And eat the cones under his pines, I tell him.
He only says, “Good fences make good neighbours.”
Spring is the mischief in me, and I wonder
If I could put a notion in his head:
“Why do they make good neighbours? Isn’t it
Where there are cows? But here there are no cows.
Before I built a wall I’d ask to know
What I was walling in or walling out,
And to whom I was like to give offence.
Something there is that doesn’t love a wall,
That wants it down.” I could say “Elves” to him,
But it’s not elves exactly, and I’d rather
He said it for himself. I see him there
Bringing a stone grasped firmly by the top
In each hand, like an old-stone savage armed.
He moves in darkness as it seems to me,
Not of woods only and the shade of trees.
He will not go behind his father’s saying,
And he likes having thought of it so well
He says again, “Good fences make good neighbours.”

_____________________________________________________

Ben East published his first novel, Two Pumps for the Body Man (New Pulp Press, 2016), as a Bush-Cheney era black comedy. Set in Saudi Arabia, Two Pumps does for American diplomacy and the War on Terror what Catch-22 did for military logic during the Second World War. 

His second novel, Patchworks (Moonshine Cove Publishing, Sept 2017), examines American gun culture in a similar light.

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Can Trump declare a state of emergency?

photo by Jonathan Ernst/Reuters

Upon reading Elizabeth Goitein’s “What the President Could Do If He Declares a State of Emergency” in The Atlantic, my dismay spurred me to write the previous post. In “Our democracy may not be as robust as we think,” I considered a few of the disasters Trump would be empowered to inflict on the American public by declaring a state of emergency.

After publishing the post, I began to read The New York Times, and almost immediately came upon Bruce Ackerman’s “No, Trump Cannot Declare an ‘Emergency’ to Build His Wall,” The title promised to contradict all I had written based on Goitein’s article.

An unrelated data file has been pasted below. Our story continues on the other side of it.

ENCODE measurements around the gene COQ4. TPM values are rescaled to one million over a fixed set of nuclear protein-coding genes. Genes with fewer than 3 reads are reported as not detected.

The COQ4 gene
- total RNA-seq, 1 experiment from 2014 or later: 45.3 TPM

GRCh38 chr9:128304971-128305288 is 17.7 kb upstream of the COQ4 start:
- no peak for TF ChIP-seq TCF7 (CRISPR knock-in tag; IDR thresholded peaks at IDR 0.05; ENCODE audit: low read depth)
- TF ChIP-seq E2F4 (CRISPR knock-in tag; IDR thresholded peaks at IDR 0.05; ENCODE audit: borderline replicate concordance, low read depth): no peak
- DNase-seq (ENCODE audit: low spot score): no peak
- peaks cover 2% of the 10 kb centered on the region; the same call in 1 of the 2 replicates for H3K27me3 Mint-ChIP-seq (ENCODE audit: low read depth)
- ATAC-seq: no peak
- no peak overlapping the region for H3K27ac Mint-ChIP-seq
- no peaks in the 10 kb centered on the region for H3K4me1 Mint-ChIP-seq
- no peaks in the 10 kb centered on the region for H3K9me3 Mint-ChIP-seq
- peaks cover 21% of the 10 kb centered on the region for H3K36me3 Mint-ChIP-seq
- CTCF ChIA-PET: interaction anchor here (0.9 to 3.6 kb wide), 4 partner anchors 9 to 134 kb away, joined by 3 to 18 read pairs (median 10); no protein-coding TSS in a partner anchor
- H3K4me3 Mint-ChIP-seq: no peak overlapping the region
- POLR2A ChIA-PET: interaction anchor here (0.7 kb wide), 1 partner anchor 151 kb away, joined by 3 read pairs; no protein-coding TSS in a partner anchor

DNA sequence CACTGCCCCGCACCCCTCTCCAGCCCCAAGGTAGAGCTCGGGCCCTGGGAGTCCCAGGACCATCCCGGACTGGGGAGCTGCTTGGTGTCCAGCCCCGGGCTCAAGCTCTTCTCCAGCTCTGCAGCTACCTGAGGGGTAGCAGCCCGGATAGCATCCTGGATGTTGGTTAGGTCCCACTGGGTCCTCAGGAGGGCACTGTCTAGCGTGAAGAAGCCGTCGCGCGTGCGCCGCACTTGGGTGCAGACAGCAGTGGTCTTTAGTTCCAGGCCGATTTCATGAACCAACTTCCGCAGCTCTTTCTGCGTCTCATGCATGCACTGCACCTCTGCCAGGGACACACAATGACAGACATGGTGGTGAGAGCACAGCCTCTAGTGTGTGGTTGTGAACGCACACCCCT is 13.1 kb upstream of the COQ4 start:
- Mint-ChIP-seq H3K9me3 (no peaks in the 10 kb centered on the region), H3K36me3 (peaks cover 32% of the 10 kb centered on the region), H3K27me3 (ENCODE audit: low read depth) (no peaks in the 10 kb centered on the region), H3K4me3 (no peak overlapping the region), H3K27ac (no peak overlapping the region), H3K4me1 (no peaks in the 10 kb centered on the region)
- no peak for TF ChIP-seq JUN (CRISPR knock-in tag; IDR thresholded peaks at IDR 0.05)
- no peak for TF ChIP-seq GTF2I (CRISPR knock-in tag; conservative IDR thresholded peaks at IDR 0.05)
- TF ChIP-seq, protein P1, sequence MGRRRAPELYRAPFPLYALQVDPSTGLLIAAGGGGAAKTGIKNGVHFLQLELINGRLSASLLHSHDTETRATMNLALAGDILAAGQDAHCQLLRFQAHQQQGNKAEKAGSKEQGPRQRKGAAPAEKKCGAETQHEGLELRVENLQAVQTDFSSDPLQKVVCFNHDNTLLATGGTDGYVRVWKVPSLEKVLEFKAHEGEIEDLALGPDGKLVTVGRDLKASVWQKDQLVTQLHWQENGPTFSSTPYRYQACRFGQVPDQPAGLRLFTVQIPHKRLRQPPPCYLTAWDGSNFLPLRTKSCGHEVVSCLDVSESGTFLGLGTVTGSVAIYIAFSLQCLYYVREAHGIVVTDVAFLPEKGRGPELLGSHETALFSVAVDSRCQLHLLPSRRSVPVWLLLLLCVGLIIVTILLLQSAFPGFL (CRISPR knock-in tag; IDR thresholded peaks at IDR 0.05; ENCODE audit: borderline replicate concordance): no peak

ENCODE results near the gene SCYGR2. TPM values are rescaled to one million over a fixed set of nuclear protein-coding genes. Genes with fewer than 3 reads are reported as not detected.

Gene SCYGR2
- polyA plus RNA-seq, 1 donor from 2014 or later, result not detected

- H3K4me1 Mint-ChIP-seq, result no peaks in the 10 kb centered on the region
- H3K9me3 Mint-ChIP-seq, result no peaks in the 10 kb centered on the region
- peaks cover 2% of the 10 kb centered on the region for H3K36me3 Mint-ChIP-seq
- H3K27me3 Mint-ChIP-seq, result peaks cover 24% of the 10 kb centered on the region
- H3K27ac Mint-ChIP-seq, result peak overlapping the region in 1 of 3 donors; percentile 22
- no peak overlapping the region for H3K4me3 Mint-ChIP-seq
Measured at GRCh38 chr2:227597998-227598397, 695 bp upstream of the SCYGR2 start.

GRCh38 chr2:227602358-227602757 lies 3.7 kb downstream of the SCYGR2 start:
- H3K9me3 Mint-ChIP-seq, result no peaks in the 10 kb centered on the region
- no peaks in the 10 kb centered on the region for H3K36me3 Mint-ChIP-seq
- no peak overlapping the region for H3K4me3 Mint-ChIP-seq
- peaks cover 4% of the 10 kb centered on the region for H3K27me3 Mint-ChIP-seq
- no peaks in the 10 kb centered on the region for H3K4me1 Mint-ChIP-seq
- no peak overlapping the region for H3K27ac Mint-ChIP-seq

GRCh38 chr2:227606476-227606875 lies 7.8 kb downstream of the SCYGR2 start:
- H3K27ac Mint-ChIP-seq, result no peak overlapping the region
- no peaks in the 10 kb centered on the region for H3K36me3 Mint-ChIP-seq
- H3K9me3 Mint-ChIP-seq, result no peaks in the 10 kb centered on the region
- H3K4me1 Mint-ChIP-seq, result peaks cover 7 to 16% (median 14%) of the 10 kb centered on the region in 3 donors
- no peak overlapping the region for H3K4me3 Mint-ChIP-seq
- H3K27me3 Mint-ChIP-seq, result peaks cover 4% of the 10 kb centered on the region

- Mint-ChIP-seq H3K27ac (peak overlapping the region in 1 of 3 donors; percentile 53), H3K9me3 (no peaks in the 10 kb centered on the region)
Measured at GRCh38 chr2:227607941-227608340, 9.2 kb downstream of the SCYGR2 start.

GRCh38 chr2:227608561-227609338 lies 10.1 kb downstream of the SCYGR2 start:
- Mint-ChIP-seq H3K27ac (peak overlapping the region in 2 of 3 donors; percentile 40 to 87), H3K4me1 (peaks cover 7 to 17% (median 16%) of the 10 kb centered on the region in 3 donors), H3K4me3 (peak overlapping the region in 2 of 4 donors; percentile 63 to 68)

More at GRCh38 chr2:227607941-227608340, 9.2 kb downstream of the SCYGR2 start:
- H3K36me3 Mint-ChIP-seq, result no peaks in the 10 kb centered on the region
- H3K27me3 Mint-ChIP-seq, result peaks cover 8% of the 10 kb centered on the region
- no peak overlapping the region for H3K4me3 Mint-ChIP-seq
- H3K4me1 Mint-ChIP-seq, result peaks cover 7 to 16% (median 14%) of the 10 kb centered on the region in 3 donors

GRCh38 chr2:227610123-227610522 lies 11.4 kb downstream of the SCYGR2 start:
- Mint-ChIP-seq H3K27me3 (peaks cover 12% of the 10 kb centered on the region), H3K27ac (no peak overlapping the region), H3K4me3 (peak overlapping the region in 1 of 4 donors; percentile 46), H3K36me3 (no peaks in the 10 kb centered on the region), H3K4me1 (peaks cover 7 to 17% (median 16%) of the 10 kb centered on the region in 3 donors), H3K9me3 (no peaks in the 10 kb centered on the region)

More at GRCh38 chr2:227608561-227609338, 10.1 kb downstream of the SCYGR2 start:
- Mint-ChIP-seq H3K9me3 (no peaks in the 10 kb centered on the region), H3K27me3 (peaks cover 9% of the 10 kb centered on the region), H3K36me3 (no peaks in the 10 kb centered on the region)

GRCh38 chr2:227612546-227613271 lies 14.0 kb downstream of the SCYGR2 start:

But Ackerman’s article was nuanced.

He refers to laws that would seem to prevent the president from suspending civil liberties and imposing martial law or build his wall. The first is a provision in a statute of 1878 that expressly forbids the willful use of “any part of the Army or the Air Force to execute a law domestically” unless “authorized by the Constitution or an act of Congress.” Then he refers to another statute from 1807 that directs the secretary of defense to “ensure that any activity (including the provision of any equipment or facility or the assignment or detail of any personnel)” will “not include or permit direct participation by a member of the Army, Navy, Air Force, or Marine Corps in a search, seizure, arrest, or other similar activity … unless authorized by law.”

Would Trump respect these statutes? For that matter, is he even aware of them? Is anyone in his cabinet or on his staff sufficiently conversant with the law to attempt to curb his illegal impulses? We have seen Trump compose executive orders and issue commands without seeking legal advice, unaware that he may be violating the Constitution or the laws of the land. His M.O. is “Act first, think later (if ever).” Knowing the presidency confers great power, Trump seems to think there are no restraints. If he were to declare an emergency, there would be a delay before the courts or Congress could thwart him. 

Ackerman admits that the laws he refers to “do contain a series of carefully crafted exceptions to the general rule.” He concedes that Trump might take advantage of the exception which authorizes the military to detain suspected terrorists. That’s not a stretch, since the President has repeatedly characterized migrants who cross the border illegally as terrorists.

But Ackerman believes that “it is an unconscionable stretch to use this proviso to support using the military for operations against the desperate refugees from Central America seeking asylum in our country.” It is “unconscionable” for a moral and compassionate person, but Trump has repeatedly demonstrated that he is neither. He has already gassed them.

The National Emergencies Act “formalize[s] the power of Congress to provide certain checks and balances on the emergency powers of the President,” writes Ackerman. It gives the House the right to rescind a state of emergency declared by the president and requires the Senate to ratify within 15 days. It seems foolishly optimistic to trust that the the legislators in the current divided Congress could come together in both houses long enough to pass a resolution.

Yet, in a neat twist of logic, Ackerman argues that Congress would intervene: